August 1, 2007

The Supply Curve

Filed under: Economics — duncan @ 8:52 pm


Okay: this is probably a very stupid question. But I’m going to ask it anyway. Here you’ve got an example of your basic supply curve. It shows how much of a commodity producers will supply at any given price. Yes?

The shape of the curve is determined by “the conditions of supply”. Using the example of eggs (we all love eggs) my textbook gives examples of such conditions: “Price expectations”; “A change in the prices of factors of production”; “government policy”; etc. etc.

Last, but not least: “(8) The entry of new firms into the industry. If new farms begin to produce eggs, then supply would be increased and the supply curve would move to the right.” (Harvey & Jowsey, p. 41).

Now, forgive me if I’m being slow here – but this point isn’t limited to “the entry of new firms into the industry”, is it? What Harvey and Jowsey mean is: if supply increases, the supply curve changes.

But… uh… supply is one of the axes against which the supply curve is plotted.

In his little intro to economics, Tony Cleaver likes talking about endogenous and exogenous changes. “The distinction between endogenous (internal) and exogenous (external) changes is important and will be referred to continually through this text.” (p. 36).

Can someone explain to me, then, how a change in supply is not both endogenous and exogenous here? If it’s both: how does this not completely fuck up the supply curve?

I realise that there’s a difference between hypothetical and actual supply here; and I realise there’s a difference between the supply curve of an individual firm and of the industry as a whole. But I don’t see how either of these differences resolve my bafflement.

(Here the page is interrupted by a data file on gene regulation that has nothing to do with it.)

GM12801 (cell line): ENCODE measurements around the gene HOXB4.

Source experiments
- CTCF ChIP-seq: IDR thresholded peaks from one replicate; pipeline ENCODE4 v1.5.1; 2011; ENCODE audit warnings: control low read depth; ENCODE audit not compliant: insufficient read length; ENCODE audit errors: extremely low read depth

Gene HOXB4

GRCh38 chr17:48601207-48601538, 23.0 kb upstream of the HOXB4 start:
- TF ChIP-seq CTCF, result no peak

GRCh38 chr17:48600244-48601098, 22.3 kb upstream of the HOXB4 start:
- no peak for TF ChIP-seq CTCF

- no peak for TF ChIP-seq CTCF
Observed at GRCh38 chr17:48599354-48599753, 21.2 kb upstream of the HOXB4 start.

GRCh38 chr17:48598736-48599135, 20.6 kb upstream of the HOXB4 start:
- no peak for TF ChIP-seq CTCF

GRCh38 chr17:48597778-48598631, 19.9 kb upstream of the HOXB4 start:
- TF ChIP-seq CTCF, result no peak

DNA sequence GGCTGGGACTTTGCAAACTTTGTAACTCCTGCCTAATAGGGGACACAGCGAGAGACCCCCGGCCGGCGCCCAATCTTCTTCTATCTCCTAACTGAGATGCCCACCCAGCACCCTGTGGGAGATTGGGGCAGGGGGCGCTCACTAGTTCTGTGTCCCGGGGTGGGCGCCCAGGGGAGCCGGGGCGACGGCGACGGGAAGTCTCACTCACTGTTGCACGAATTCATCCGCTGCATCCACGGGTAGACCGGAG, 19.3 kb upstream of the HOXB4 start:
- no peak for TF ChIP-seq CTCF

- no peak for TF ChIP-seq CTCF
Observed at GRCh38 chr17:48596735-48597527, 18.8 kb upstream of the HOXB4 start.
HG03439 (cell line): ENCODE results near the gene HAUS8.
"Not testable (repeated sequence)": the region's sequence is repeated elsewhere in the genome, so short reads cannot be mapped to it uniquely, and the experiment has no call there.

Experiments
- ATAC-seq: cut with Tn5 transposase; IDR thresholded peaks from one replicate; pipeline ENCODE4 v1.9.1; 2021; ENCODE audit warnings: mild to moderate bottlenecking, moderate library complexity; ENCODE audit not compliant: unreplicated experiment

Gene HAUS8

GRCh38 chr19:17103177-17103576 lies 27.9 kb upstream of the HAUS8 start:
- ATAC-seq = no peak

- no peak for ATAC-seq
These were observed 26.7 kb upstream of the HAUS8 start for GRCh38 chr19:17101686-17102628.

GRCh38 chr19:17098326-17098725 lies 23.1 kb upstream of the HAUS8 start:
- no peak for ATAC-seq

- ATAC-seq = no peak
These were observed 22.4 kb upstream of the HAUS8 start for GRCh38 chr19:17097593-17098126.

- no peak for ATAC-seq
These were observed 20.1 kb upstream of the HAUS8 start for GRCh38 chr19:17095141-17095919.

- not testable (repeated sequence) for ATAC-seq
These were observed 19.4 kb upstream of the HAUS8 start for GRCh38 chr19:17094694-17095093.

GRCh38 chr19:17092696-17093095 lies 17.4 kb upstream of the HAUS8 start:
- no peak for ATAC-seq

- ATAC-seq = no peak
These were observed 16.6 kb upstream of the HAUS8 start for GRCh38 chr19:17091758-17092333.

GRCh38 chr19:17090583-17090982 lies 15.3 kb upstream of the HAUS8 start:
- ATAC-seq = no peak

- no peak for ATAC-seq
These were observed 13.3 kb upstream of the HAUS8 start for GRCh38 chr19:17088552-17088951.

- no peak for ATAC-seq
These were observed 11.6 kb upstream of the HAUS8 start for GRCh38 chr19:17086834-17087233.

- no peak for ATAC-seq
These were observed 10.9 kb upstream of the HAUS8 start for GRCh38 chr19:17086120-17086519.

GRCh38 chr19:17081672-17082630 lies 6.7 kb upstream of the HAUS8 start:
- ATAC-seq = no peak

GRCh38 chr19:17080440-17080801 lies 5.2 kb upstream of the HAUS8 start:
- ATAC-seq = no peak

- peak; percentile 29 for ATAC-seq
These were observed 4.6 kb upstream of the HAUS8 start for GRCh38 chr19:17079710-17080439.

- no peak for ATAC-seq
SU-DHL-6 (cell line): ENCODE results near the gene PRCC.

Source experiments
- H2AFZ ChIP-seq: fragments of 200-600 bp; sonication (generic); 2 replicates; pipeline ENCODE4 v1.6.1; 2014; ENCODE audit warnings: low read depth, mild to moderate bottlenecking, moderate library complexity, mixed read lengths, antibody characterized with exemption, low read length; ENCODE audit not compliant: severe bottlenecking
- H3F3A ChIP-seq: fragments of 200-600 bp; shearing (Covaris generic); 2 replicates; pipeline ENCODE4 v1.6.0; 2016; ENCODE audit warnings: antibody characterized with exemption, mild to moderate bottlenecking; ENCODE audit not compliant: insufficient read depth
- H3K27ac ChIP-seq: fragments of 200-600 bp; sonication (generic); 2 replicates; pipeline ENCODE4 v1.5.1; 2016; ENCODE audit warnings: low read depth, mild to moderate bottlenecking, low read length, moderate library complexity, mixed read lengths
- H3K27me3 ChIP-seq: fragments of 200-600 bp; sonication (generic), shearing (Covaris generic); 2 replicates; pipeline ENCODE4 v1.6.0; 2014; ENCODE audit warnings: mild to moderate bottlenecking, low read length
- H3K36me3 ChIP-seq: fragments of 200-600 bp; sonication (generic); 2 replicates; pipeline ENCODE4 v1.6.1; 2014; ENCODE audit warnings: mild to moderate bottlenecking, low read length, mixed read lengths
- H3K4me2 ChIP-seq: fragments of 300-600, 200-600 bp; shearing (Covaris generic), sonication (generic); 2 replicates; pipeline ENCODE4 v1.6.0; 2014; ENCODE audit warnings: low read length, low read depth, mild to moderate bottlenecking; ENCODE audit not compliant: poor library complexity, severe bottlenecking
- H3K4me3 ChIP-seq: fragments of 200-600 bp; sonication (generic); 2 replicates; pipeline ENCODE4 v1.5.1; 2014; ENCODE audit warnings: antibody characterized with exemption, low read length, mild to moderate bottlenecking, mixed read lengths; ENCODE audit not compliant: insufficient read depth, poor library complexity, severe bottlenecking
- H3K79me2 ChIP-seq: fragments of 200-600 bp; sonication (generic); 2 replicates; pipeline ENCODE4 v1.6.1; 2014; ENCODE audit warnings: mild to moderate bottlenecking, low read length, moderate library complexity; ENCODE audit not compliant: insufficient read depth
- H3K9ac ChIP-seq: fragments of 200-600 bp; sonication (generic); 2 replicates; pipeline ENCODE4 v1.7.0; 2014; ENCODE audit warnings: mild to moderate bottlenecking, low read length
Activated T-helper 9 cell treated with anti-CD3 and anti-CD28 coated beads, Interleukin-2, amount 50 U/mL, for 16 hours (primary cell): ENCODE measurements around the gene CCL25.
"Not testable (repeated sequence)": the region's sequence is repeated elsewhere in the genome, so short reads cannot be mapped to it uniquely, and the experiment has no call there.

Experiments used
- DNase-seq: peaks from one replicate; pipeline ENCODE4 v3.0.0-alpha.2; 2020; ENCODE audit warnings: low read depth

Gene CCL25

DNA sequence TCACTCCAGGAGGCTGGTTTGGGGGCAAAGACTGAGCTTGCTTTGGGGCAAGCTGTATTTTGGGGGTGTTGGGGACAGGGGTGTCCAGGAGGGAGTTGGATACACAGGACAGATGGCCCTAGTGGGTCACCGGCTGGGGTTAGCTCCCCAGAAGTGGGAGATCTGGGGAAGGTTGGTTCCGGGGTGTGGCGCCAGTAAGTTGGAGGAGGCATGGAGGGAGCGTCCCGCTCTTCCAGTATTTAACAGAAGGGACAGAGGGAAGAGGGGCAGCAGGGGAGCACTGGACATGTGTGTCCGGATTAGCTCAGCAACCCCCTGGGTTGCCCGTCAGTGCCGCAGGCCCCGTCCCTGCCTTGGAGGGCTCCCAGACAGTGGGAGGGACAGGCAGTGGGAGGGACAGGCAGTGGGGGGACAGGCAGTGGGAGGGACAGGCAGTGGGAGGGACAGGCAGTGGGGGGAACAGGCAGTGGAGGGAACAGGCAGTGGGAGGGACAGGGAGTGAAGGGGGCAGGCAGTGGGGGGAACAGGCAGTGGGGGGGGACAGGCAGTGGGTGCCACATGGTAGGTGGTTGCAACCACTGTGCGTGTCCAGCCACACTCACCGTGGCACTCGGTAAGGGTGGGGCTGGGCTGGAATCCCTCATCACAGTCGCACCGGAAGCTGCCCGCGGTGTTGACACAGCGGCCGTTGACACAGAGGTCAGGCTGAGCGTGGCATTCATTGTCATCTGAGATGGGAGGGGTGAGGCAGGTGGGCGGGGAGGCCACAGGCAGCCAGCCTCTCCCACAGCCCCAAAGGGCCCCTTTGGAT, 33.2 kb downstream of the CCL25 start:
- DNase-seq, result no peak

Am I missing something? (Very probable.) Or are the textbooks just assuming I, like, won’t notice this?


  1. I think most of neoclassical economics is nonsense. Thus, I’m not surprised at balderdash being in the textbooks.

    Nevertheless, I wonder if this can be explained by the distinction between a short-run and a long-run supply curve. In the short run, the capacity is fixed. Does your textbook explain the shift as a shift in the short-run supply curve when new firms enter? This would only make sense in a partial equilibrium context, if Marshallian partial equilibrium made any sense.

    Comment by Robert — August 2, 2007 @ 11:27 pm

  2. Robert,

    big thanks for the comment. You are very probably right. Since I think with the speed of a sloth (and I’m in an internet cafe without the textbook), I don’t really have a response. But this will go into the brainchurn, and perhaps make me go less mad when looking at supply curves. Thank you.

    (Also: Isn’t this interweb terrific, folks? Here’s a helpful comment from someone who knows what he’s talking about! He’s a fan of Piero Sraffa! It’s all good stuff.)

    Comment by praxisblog — August 3, 2007 @ 8:33 pm

  3. It’s an old post but maybe someone will google this so here is my 2 cents:

    This is just a difference between ‘quantity’ supplied and supply schedule. As you’ve guessed that is the point you’re missing.
    In the example of additional firms entering, supply schedule changes, so quantity supplied increases at given price(or given quantity supplied, price goes down.) But let’s say that supply schedule(supply curve) doesn’t change, and demand curve shifts. Then, ‘supply’ as you say it(which is quantity supplied, and is a point on supply curve) will change, without affecting supply curve.

    I’m sorry to say it but this doesn’t have anything to do with short-run vs long-run supply curve. Hope this clears misunderstanding.

    Comment by kornfrost — February 21, 2011 @ 3:44 am

  4. Thanks, kornfrost, I was about to post exactly the same thing.

    Comment by Alex @ Curve 8530 — March 15, 2011 @ 7:34 am

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